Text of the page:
How NY Times Is Harming Regional Theatre

Trashing Barrington Stage Production Not an Isolated Incident

By: - Jul 06, 2018

Years ago, Hal Prince put together a program series with SUNY Purchase to produce four new musicals there.

The first was KISS OF THE SPIDER WOMAN.  The Times insisted on covering it. A musical by Randy Courts and I was to be one of the four.

The writers and directors involved with Hal's brave experiment gathered at the Helen Hayes Theater one morning to go as a group to meet the Arts Editor of the Times. 

Hal and others tried in vain to convince the Times that these productions were the equivalent of out of town tryouts, named "tryouts" for a reason. Uncountable shows formerly moved city to city, rewriting and refining, before they came to N.Y., sometimes radically improved.

Today it's economically impossible for most shows to use that model. Instead, they develop in a series of readings and productions across the country, thanks to regional theaters who realize they won't have tomorrow's revivals unless they cultivate contemporary plays and musicals.

If the NY Times came to the first production of A FUNNY THING HAPPENED ON THE WAY TO THE FORUM, or ANNIE, they wouldn't have seen the shows that ultimately became musical comedy staples.

What makes it hypocritical instead of just counterproductive is that the Times has a policy not to review regional theaters in their various local editions. Artistic Directors who I've spoken to in New Jersey and Connecticut acknowledge how it has hurt them economically.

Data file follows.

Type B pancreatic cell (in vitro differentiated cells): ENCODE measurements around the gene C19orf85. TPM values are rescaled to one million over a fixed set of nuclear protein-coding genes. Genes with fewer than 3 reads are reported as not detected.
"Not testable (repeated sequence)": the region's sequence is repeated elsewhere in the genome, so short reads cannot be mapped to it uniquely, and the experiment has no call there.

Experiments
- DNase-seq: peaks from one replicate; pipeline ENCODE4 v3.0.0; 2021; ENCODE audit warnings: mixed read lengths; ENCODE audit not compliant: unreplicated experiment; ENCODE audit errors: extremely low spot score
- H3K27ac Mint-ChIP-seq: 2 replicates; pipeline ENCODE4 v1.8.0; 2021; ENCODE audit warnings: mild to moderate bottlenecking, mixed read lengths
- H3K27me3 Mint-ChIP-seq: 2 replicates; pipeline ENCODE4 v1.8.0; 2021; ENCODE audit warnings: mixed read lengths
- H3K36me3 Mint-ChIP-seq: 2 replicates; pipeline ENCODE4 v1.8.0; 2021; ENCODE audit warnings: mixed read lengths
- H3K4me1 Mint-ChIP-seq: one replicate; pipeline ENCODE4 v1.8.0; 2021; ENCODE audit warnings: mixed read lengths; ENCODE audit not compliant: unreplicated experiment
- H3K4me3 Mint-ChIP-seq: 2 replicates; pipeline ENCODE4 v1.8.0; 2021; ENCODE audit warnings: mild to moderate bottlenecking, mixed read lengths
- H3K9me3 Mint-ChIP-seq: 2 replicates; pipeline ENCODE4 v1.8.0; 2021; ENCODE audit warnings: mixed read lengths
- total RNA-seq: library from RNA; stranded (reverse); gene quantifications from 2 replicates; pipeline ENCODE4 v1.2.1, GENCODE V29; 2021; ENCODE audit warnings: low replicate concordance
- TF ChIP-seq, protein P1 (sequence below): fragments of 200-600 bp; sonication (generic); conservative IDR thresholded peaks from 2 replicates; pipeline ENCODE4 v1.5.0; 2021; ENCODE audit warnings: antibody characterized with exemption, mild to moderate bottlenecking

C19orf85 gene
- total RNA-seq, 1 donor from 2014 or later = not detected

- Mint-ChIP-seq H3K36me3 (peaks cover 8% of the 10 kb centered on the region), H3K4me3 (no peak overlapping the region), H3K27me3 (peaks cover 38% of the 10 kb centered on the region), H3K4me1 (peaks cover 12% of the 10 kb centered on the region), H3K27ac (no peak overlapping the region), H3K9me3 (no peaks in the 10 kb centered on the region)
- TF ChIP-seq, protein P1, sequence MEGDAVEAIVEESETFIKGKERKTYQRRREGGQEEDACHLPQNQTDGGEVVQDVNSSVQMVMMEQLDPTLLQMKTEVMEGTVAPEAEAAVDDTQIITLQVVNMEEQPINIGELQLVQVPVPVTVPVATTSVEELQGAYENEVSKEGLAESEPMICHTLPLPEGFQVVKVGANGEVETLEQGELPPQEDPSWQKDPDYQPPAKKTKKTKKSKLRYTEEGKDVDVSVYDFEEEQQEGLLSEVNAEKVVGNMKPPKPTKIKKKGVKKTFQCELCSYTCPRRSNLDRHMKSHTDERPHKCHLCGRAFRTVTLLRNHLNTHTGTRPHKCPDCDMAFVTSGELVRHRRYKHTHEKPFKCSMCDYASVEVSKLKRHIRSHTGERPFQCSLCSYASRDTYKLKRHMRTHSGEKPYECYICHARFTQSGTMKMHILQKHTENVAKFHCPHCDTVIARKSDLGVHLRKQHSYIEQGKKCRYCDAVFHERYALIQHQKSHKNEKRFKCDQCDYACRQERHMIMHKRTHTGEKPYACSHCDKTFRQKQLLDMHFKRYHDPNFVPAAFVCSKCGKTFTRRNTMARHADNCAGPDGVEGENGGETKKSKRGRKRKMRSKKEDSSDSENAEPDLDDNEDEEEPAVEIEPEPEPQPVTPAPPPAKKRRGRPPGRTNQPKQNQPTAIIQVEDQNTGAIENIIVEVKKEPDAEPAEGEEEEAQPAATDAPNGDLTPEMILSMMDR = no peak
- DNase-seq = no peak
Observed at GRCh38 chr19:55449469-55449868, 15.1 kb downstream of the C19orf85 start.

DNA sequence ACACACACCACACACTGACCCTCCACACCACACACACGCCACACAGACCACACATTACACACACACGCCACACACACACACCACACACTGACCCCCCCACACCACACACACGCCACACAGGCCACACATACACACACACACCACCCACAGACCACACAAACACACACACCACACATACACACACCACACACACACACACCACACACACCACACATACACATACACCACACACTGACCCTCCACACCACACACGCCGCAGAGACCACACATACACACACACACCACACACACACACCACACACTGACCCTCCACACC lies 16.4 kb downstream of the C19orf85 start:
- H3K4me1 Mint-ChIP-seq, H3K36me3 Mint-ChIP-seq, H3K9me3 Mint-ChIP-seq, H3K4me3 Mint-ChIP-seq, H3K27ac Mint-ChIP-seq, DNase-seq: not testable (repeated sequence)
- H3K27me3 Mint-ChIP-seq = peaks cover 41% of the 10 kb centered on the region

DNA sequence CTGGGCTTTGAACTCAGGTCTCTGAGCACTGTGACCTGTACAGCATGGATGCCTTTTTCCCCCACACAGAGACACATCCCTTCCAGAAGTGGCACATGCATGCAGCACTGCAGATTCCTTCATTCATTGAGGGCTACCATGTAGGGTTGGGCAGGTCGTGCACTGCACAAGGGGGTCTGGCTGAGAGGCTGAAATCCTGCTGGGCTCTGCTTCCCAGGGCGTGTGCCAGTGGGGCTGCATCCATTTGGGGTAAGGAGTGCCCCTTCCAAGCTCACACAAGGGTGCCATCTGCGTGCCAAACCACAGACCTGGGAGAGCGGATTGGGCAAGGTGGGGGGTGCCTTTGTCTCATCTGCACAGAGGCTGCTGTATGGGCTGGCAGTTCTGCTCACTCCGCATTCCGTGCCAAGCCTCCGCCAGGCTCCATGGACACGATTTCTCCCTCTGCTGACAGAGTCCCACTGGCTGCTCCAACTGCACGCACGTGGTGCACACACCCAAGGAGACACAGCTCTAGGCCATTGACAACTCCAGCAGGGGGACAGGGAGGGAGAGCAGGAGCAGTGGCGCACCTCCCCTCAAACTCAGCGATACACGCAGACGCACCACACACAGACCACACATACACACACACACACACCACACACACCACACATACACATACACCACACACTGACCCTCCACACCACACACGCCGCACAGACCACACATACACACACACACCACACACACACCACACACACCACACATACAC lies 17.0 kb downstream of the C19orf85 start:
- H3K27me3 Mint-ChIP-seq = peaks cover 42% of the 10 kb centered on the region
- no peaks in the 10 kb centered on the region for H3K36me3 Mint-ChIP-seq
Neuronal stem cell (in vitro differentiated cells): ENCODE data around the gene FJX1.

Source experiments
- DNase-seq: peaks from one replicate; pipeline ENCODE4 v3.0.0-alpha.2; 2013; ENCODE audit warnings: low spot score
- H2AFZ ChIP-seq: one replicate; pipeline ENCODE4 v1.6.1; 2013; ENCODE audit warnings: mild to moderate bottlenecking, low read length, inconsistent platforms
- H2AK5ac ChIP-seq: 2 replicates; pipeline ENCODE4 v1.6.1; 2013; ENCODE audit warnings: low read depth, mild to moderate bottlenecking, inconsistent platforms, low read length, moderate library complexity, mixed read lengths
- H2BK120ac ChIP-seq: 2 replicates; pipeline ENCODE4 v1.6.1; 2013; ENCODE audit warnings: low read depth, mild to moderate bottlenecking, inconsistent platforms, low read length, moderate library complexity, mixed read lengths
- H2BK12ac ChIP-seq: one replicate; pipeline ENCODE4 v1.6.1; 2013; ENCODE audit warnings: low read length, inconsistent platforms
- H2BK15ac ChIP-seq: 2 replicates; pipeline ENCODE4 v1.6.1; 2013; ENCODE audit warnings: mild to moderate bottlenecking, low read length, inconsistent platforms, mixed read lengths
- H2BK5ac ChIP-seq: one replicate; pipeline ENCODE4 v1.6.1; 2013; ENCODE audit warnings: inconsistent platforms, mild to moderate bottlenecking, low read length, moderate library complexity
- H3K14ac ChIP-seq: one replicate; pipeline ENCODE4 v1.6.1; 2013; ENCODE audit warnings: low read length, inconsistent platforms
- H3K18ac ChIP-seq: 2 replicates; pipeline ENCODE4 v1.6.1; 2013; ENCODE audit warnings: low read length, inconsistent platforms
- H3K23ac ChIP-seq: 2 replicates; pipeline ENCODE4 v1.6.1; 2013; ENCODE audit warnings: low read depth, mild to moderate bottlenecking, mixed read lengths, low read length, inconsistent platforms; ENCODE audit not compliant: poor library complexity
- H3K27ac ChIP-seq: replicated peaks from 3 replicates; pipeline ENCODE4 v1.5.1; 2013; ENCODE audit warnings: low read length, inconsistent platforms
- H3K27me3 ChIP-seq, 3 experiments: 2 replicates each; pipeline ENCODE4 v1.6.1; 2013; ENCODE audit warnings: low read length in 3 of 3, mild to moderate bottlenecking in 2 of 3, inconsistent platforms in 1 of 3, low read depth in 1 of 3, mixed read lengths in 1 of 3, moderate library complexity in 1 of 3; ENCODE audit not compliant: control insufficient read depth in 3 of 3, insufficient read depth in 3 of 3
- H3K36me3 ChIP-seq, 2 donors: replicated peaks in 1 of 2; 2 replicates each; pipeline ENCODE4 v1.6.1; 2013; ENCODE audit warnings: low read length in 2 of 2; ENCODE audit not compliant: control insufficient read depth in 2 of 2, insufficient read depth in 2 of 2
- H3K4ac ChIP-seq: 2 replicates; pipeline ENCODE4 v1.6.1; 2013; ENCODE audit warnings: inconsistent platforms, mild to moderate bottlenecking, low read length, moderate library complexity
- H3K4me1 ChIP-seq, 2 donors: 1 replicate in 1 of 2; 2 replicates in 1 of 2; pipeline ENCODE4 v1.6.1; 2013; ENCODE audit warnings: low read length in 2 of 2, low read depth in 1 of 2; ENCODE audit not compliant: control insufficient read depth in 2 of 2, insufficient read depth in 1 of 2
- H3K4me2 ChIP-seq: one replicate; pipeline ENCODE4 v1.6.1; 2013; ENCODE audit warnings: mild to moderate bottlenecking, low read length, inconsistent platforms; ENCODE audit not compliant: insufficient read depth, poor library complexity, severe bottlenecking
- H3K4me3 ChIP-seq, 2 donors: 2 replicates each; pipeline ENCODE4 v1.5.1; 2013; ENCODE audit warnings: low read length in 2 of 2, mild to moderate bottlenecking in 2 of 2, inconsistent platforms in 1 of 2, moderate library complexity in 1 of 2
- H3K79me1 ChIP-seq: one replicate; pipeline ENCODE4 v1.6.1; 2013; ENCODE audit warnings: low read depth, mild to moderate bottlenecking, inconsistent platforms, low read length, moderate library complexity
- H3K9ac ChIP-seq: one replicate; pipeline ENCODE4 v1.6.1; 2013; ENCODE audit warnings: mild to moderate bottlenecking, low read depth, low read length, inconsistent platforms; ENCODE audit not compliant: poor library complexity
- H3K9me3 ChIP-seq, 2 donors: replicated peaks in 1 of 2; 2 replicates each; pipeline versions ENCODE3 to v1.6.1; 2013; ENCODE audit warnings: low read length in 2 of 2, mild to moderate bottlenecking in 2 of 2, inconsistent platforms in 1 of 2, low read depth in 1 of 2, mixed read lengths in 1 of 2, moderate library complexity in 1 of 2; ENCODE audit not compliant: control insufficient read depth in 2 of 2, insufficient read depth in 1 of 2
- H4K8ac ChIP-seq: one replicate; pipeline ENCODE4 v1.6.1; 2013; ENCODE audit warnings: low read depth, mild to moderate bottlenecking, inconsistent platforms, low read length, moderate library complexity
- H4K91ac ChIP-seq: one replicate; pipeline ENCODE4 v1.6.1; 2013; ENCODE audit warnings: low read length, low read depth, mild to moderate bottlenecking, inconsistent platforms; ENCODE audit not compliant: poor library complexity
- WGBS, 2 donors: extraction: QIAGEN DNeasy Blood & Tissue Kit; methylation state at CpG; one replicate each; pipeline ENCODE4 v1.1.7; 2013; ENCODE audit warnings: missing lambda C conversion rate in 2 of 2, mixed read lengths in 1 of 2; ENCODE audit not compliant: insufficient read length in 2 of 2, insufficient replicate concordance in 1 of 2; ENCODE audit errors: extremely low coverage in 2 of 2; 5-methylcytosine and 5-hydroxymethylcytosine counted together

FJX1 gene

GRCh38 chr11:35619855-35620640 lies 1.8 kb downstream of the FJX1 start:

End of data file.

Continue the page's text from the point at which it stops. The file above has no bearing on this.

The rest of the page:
Hal Prince shut down his SUNY experiment without doing the last three shows after the Times insisted on coming to review KISS OF THE SPIDER WOMAN and dismiss it.

Fortunately, its team was able to move past the review, continue their work  and open successfully in New York.

With its review of THE ROYAL FAMILY OF BROADWAY the Times has written a roadblock that makes it a superhuman feat to get past. How many shows in their infancy are creatively and financially strong enough to do that? 

If the Times wishes to ignore other shows in their backyard, their policy should be consistent.

Let developing musicals develop.  Alternatively, the Times will have a future of  reviewing revival after revival.

The Mark St. Germain stage of Barrington Stage Company  was named in honor of the playwright. The company has premiered a number of his works which have been staged regionally as well as globally.